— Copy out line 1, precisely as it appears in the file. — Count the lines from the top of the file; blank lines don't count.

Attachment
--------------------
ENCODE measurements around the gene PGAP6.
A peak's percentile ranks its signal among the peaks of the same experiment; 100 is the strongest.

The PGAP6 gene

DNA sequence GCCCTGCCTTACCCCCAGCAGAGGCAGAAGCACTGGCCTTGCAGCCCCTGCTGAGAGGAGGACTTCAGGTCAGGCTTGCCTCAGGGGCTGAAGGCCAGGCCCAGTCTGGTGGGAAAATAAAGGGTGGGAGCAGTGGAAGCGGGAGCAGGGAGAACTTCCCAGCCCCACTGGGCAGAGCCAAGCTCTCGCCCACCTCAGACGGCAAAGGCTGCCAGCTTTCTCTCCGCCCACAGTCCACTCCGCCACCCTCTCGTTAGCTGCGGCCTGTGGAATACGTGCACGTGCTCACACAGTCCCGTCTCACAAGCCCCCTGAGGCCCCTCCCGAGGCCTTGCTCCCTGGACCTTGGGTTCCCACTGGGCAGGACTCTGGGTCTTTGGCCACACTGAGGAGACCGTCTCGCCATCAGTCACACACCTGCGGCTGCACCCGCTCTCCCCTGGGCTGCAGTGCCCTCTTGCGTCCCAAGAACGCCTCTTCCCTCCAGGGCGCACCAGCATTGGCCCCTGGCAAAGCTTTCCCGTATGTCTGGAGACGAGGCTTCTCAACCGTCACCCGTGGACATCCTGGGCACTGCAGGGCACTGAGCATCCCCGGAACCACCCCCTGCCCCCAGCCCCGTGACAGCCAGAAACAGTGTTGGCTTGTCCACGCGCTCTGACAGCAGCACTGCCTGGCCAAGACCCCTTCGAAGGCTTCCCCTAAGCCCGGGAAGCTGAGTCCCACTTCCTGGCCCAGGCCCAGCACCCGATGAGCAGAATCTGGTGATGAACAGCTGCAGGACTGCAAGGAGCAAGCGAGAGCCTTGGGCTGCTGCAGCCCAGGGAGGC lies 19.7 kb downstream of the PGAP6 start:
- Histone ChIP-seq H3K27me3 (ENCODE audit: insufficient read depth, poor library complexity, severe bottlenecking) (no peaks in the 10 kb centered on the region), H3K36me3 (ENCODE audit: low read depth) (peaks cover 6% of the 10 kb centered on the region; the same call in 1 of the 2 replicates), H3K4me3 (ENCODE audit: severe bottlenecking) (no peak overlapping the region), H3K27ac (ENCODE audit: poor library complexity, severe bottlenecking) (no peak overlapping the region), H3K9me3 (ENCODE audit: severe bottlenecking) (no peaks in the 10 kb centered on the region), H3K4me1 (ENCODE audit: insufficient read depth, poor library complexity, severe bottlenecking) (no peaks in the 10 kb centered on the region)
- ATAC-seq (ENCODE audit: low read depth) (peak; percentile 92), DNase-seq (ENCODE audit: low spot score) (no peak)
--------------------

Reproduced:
ENCODE measurements around the gene PGAP6.